Self- Opportunity awareness: Assignment: Students choose an option or occupation and explore the extent of alignment between their MAP and the MAP required in this developmental ‘world of opportunity’ “I have enjoyed being a volunteer at the BBC regional radio station. I don’t think I want to do this for a career though…” - First year student’s reflective log in e-portfolio
Opportunities for learning and developing in multiple contexts as a ‘meta-model’ : - students understand, identify and develop effective behaviours - move from student to graduate to professional identity How captured (e)-portfolio? HE Achievement Report (HEAR)? CV / resume? At home Researcher/ evaluator Problem solver Decision maker Critical/ creative thinker Communicator Team player In the community In study At work At leisure “I never knew I had so much substance!” (student)
beds.ac.uk/bridgescetl Driving behavioural competencies towards personal and interpersonal effectiveness in tandem Reciprocal model of causal relations between self- evaluation, self-monitoring and achievement (John Hattie)
An example of self-assesment: In relation to group / team effectiveness… The behaviours I consider most important are… My highest ratings:… Evidence that I do this in real life… Areas I need to improve:… Opportunities I will use in order to improve… To what extent do I (a) consider these actions important; (b) act in this way? – Where 4 = high and 1 = low a) Ratings 1 – 4 importance b) Ratings frequency I express myself confidently and assertively I contribute ideas and suggestions relevant to the task I take on a specific role when required I listen respectfully to others I support others’ positive contributions I focus (or re-focus) the group on its tasks and goals I help the group to achieve its goals within a given timeframe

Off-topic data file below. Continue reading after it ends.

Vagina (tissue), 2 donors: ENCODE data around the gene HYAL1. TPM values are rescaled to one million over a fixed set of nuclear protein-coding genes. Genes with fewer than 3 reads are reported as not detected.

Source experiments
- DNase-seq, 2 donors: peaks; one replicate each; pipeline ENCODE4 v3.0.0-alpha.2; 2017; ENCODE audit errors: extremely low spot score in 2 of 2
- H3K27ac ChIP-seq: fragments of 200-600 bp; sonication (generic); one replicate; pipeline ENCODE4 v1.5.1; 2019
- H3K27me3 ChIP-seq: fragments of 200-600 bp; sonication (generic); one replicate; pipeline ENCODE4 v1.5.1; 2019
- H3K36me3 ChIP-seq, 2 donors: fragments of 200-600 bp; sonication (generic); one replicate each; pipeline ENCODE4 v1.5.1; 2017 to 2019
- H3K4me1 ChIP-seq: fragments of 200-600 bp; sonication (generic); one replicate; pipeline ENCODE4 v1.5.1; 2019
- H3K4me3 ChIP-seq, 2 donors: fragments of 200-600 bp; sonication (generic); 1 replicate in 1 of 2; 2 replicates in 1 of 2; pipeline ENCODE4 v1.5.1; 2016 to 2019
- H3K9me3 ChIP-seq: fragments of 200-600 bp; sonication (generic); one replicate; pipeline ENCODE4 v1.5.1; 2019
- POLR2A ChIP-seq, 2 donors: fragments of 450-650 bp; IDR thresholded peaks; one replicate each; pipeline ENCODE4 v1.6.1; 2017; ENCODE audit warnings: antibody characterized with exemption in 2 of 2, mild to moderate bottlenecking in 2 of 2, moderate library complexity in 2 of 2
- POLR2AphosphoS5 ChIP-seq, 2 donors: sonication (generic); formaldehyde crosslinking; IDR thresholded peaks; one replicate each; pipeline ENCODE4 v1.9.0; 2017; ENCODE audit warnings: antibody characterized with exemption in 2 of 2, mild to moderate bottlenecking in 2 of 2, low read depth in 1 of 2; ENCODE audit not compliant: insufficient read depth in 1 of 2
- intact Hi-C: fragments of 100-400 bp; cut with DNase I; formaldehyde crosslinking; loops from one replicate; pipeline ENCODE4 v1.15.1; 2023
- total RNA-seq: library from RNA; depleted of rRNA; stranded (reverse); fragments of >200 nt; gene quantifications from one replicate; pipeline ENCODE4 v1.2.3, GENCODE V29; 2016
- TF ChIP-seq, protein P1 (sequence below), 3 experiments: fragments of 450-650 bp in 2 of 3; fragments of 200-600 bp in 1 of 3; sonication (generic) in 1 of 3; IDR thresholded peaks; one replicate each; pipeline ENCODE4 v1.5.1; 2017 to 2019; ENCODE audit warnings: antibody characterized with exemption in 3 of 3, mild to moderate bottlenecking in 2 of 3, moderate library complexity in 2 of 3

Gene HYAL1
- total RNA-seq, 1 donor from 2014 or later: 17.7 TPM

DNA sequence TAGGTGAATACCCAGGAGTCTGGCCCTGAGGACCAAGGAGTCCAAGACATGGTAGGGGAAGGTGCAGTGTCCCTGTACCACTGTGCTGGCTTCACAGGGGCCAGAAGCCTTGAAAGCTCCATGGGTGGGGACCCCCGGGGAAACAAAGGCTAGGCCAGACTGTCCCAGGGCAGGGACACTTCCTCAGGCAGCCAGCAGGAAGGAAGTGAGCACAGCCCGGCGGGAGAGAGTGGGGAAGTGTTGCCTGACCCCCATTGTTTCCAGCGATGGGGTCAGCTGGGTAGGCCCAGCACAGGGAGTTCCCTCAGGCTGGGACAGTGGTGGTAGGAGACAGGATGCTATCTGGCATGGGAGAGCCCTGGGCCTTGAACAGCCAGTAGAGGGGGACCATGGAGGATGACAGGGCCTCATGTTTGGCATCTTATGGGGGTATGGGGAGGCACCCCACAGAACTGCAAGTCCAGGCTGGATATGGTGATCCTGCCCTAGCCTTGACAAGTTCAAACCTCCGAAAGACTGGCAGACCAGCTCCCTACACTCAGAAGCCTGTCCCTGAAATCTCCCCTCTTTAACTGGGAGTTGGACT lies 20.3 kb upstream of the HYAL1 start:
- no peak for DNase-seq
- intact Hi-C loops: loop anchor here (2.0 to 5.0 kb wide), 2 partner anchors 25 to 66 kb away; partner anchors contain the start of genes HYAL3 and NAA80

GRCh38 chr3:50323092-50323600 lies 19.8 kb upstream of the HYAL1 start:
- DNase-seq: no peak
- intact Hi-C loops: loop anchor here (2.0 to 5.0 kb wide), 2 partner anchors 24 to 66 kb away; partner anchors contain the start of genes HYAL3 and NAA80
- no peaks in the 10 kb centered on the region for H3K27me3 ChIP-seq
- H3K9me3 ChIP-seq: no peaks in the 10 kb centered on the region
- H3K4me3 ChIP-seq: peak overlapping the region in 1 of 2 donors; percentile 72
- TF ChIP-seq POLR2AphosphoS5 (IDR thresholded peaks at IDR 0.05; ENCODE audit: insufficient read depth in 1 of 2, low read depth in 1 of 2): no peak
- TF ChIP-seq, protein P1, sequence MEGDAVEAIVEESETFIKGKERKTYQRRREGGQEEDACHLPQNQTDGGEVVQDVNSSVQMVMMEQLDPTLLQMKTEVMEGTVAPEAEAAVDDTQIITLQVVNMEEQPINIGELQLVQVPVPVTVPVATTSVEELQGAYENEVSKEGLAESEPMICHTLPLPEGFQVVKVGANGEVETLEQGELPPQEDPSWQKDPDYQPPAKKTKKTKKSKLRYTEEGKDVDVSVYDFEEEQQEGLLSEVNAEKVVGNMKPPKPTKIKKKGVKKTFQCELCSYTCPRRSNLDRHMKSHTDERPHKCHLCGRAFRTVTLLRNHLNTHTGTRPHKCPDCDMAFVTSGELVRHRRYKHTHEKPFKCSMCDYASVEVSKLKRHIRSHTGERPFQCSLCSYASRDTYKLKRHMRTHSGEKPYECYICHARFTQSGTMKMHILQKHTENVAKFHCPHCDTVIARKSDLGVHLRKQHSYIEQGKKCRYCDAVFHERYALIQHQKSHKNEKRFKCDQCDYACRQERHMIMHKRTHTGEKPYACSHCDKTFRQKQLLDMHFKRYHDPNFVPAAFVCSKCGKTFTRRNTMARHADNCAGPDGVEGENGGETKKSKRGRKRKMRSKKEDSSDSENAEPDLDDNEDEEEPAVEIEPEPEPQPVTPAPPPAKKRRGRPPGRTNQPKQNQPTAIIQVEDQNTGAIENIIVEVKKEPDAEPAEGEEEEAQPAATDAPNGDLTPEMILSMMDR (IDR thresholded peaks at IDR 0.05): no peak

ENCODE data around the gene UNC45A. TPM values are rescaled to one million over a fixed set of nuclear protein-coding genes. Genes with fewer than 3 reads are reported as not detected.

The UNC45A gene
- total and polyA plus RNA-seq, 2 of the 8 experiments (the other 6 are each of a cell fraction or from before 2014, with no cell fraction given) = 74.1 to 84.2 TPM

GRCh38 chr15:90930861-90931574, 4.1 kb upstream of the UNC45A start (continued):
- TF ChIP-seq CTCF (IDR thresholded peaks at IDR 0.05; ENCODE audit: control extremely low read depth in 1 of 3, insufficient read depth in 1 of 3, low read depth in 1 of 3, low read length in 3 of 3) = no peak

Self-Opportunity -Aspirations …generate, clarify, test aspirations 'Whatever you can do, or dream you can, begin it! Boldness has genius, magic, and power in it.' (one of Goethe’s couplets) Individuals must adopt strategies for making sound, informed decisions - and develop these progressively for future re-use. Planning action to implement decisions needs to take both a short and long-term view, and be capable of constant adjustment
A winning CV, application, interview and Assessment Centre requires –Targeting suitable opportunities –Matching its requirements with the ‘Self-MAP’ or applicant profile –Understanding ‘transferability’ –Defending a decision at interview –Demonstrating ‘behavioural competencies’ at Assessment Centre activities and exercises Self-Opportunity- Aspirations-Results “I learned to write a good CV and got a summer holiday job in an advertising agency, which is very hard to get…” - First year student
SOAR as a spine or spiral in curricula at UoB INFORMATIONINFORMATION FACILITATIONFACILITATION GUIDANCEGUIDANCE (E) - P O R T F O L I O HEAR (Burgess, 2007) Skills Award
The recursive relationships between SOAR elements generate synergy and real-life relevance Animate and contextualise SOAR within different subject disciplines Take integrated development to a whole new dimension: put the jigsaw bridge together! Staff and students work in partnership to unlock their potential…
Main References Atlay, M.; A. Gaitan & A. Kumar (2008). Stimulating Learning – Creating CRe8. In C. Nygaard & C. Holtham (eds.). Understanding Learning- Centred Higher Education. Frederiksberg, Denmark: CBS Press. Biggs, J. (2003) Aligning Teaching for Constructive Learning York: the Higher Education Academy Burgess, R. (2007). Measuring and Recording Student Achievement: report of the Scoping Group. London: Universities UK & SCOP. Hattie, J.A.C. (2009) Visible Learning: a synthesis of meta-analyses relating to achievement Oxon, USA and Canada: Routledge Kumar, A.(2008) Personal, Academic and Career Development in Higher Education – SOARing to Success London & New York: Routledge Taylor & Francis. Companion website last accessed 1 June Watkins, J. and Cooperrider, D. (2000) ‘ Appreciative inquiry: a transformative paradigm. Journal of the Organization Development Network, 32, 6 – 12. Watts, A et al (1996) Rethinking Careers Education and Guidance: Theory, Policy and Practice London & New York: Routledge